Australian Open on RED ALERT amid fears of violence in the stands if Novak Djokovic is freed to play after court overturned his visa cancellation… as security is beefed up after fans clash with Melbourne police
- Scuffles have broken out between police and Novak Djokovic fans in Melbourne
- Tennis authorities in the city fear a tinderbox situation at the Australian Open
- Djokovic is the focus of rowdy supporters, who were dispersed by tear gas
- Melbourne Park was the site of a mass brawl between Serbs and Croats in 2007
Tennis authorities in Melbourne fear a tinderbox situation at the Australian Open and are reviewing security arrangements, should Novak Djokovic be finally cleared to compete.
Scuffles broke out between police and Serbian fans on Monday in the city’s business district, with protesters pepper-sprayed, after a suggestion that he was to be put back in detention despite a court freeing him to play.
With Djokovic the focus of rowdy supporters who include anti-vaxxers, the uniformed presence will be beefed up when the event begins on Monday.
Novak Djokovic is the focus of rowdy supporters in Melbourne, who include anti-vaxxers
However, it remained far from certain that he would be allowed to feature, despite winning the court ruling that overturned the Border Force’s decision to rip up his visa.
If allowed to stay, Tennis Australia will move to avoid scenes which marred the tournament in the Noughties, when fans of rival players from Balkan countries clashed. Melbourne Park’s Garden Square was the site of a mass brawl between Serbs and Croats in 2007.
Feelings were running high after Judge Anthony Kelly struck down a ruling that Djokovic should be detained or deported after he was refused entry late last Wednesday night.
In Belgrade his family gave another hyperbolic press conference, with the player’s father Srdjan saying: ‘I call on Queen Elizabeth, the leader of the Commonwealth, to intervene and protect the human rights of my son and to stop the political prosecution carried out against him since he came to Australia.’
Scuffles broke out between police and Serbian fans on Monday in the city’s business district
However, perhaps the most telling comment came from the office of immigration minister Alex Hawke, a close ally of prime minister Scott Morrison. It was made plain he could override the technical view of the court that the law was not followed in stopping Djokovic at the border.
‘It remains within immigration minister Hawke’s discretion to consider cancelling Mr Djokovic’s visa under his personal power of cancellation within the Migration Act,’ read the statement. ‘The minister is considering the matter and the process remains ongoing.’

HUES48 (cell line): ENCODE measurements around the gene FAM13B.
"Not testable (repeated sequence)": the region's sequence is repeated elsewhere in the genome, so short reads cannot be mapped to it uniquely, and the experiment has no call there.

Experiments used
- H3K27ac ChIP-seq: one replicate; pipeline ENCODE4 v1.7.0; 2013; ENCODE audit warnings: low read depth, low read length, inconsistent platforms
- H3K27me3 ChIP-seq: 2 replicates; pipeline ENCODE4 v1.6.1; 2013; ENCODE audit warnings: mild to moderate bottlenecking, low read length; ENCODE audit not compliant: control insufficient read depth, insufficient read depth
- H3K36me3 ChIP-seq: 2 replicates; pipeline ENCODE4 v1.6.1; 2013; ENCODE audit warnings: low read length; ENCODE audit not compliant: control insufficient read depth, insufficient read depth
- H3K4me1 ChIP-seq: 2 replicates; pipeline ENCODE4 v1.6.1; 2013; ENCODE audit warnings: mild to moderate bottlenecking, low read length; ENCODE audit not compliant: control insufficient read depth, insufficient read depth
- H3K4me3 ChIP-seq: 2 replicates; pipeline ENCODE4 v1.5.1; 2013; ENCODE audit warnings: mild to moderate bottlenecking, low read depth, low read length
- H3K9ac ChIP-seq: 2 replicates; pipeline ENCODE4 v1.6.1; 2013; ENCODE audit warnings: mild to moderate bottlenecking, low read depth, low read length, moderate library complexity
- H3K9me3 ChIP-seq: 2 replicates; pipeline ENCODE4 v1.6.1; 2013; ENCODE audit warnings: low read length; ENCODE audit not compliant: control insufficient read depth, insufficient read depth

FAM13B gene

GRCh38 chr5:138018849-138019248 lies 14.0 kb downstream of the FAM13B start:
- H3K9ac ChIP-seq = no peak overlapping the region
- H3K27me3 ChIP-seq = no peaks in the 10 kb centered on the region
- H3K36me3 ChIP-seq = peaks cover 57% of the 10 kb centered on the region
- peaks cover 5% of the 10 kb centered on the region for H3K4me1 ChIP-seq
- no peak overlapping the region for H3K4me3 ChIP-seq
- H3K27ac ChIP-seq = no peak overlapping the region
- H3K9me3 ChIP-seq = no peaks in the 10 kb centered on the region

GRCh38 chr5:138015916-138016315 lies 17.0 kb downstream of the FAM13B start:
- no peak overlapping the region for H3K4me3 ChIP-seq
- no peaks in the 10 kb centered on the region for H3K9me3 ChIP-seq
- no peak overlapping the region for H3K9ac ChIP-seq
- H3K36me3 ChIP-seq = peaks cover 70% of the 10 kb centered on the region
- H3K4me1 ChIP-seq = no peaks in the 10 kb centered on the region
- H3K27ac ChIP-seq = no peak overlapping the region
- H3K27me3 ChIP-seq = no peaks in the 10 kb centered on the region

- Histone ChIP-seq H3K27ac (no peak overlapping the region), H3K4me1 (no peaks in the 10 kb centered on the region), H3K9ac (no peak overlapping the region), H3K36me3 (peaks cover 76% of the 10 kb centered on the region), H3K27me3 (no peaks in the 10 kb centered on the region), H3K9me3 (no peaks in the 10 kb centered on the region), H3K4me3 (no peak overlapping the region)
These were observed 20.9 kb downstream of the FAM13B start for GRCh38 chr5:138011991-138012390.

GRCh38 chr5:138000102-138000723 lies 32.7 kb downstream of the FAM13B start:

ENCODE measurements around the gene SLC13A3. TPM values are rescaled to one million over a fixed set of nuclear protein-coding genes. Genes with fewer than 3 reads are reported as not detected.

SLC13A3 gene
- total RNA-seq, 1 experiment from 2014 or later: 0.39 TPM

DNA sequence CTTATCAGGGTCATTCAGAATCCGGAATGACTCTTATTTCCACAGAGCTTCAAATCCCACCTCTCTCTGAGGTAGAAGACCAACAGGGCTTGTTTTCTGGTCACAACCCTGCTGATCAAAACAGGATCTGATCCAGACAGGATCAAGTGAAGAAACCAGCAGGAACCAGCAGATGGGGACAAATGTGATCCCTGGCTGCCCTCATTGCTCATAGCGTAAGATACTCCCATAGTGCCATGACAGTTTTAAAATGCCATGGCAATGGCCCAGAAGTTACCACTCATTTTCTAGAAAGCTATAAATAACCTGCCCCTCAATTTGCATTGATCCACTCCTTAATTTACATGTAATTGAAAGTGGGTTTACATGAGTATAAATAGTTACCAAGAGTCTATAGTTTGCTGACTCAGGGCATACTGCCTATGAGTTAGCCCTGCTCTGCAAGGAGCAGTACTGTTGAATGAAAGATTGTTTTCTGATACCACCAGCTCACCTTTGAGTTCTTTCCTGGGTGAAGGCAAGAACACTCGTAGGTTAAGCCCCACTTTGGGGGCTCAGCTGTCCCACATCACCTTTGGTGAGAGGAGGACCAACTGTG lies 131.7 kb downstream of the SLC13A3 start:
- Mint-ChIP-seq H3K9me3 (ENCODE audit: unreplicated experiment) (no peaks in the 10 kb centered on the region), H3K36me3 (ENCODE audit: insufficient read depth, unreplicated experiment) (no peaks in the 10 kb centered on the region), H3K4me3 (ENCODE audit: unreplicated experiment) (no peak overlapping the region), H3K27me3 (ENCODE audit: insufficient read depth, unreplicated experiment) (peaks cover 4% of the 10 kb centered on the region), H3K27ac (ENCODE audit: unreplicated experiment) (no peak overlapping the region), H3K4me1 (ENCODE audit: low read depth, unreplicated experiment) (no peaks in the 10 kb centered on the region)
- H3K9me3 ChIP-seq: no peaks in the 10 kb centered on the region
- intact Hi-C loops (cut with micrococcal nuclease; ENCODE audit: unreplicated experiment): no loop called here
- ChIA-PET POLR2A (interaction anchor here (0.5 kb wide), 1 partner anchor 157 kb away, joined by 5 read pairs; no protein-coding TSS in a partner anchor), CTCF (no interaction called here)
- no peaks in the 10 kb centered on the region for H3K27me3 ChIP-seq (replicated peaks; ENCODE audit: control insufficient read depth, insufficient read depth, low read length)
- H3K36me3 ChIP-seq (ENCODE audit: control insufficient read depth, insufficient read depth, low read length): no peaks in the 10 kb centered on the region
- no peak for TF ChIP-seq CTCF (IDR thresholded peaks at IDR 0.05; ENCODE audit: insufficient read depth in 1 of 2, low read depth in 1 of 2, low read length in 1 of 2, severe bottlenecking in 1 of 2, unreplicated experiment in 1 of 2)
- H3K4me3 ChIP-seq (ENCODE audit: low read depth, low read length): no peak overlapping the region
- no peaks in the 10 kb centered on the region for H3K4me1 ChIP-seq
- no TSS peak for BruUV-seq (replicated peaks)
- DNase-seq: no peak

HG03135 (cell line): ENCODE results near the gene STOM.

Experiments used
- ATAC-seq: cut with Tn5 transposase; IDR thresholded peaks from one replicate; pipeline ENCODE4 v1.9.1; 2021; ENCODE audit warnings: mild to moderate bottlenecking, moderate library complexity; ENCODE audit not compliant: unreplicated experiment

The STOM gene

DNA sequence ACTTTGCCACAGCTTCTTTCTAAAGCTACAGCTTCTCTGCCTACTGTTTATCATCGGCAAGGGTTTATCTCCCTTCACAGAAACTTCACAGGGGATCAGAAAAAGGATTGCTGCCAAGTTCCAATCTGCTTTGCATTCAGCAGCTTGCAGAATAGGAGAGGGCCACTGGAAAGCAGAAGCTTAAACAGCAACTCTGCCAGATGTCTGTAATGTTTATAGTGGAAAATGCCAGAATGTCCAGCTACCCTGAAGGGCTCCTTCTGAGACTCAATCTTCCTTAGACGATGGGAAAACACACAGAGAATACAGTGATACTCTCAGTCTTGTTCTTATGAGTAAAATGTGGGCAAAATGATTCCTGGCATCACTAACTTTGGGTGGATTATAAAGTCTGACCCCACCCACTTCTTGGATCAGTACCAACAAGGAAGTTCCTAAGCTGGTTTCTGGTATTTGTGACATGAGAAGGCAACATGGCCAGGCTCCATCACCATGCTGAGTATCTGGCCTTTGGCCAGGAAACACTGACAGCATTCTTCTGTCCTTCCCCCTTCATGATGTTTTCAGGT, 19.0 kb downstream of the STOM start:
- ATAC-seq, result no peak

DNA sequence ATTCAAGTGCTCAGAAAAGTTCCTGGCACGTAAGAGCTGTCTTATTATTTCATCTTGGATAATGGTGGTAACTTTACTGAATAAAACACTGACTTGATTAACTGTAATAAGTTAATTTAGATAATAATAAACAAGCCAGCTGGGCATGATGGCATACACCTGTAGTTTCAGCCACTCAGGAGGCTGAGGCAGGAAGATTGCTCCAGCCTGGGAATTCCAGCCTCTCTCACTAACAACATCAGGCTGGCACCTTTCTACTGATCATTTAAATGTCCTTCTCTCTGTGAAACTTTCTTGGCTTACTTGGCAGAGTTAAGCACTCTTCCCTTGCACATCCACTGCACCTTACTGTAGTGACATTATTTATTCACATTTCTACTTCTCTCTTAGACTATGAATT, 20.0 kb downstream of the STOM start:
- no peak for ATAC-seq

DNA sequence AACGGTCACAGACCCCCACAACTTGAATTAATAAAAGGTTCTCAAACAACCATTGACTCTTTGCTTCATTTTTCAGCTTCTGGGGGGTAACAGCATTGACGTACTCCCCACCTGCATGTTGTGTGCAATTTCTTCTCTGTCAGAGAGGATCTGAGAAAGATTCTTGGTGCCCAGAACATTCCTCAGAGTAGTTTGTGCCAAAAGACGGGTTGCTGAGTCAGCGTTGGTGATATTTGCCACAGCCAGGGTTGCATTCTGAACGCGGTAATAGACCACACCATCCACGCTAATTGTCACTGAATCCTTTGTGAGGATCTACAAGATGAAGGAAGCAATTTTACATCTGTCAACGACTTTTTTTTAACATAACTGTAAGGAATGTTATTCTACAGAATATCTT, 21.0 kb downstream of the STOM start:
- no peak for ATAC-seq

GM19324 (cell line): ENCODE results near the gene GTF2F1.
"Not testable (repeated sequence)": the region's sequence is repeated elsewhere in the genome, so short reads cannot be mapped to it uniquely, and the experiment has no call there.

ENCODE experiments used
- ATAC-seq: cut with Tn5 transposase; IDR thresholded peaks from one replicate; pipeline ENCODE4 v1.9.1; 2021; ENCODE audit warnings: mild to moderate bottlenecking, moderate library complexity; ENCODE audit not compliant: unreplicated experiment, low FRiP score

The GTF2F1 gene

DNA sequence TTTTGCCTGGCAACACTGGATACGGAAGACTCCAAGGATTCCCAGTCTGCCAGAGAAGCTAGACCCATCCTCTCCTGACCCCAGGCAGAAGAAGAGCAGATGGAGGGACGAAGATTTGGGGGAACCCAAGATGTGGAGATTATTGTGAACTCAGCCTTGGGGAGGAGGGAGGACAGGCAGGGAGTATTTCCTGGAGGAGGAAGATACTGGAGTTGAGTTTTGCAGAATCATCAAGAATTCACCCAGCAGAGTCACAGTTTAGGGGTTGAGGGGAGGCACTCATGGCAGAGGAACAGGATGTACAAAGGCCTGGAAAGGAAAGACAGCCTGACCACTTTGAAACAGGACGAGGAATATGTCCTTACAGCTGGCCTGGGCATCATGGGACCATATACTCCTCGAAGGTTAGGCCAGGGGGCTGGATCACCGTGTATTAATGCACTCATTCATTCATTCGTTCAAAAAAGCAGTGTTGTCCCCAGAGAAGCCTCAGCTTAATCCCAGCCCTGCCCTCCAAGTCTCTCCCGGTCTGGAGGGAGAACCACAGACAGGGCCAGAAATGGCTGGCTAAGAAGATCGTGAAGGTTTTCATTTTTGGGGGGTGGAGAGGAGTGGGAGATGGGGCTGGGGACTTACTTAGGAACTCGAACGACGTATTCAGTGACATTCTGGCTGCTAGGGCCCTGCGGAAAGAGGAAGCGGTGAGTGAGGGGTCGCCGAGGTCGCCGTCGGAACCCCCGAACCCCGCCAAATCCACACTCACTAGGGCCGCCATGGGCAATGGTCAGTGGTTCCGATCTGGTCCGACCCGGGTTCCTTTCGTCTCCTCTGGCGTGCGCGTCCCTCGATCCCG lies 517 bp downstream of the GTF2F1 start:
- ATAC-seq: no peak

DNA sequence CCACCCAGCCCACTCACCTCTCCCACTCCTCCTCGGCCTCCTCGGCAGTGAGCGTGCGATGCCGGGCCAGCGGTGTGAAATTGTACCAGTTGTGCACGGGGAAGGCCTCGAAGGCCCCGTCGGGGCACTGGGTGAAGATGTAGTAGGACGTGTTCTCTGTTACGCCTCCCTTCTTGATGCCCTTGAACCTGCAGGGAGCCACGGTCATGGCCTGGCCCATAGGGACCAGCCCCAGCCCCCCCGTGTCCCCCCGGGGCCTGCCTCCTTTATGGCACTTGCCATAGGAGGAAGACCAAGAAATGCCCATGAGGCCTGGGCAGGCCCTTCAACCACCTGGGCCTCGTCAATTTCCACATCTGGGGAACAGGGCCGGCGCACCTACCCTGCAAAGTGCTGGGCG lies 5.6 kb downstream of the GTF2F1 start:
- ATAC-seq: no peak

The judge ordered that Djokovic be released within half an hour of him handing his verdict down and the player, who has been unable to exercise since leaving his base in Marbella a week ago, wasted no time in heading to Melbourne Park to practise.
Melbourne Park’s Garden Square was the site of a brawl between Serbs and Croats in 2007
He posted on his Twitter feed: ‘I’m pleased and grateful that the judge overturned my visa cancellation. Despite all that has happened, I want to stay and try to compete in the Australian Open. I flew here to play at one of the most important events we have in front of amazing fans.’
Court documents detailing his interview with border officials made clear for the first time that Djokovic remains unvaccinated. His grounds for entry are a somewhat mysterious positive Covid test that was taken on December 16.
Whether his cause was helped by his family’s condemnatory statements about his treatment is another matter. His captivity was described as ‘inhumane’ and his brother Djordje insisted that ‘he is only fighting for freedom of choice’.
At least Rafael Nadal, who had previously criticised Djokovic, seemed satisfied about his participation. ‘It seems perfect to me, totally correct,’ said Nadal. ‘Whether or not you agree with some of the things regarding Djokovic, justice has spoken and has said that he has the right to play in the Australian Open, and that’s really the fairest way.’
Serbia’s Djokovic still doesn’t know for certain if he will be allowed to stay in Australia to play
Novak Djokovic is still in limbo as immigration minister refuses to rule out cancelling his visa – but he posted this picture of himself practising at Rod Laver area just hours after he was finally released from detention after a five-day-long ordeal
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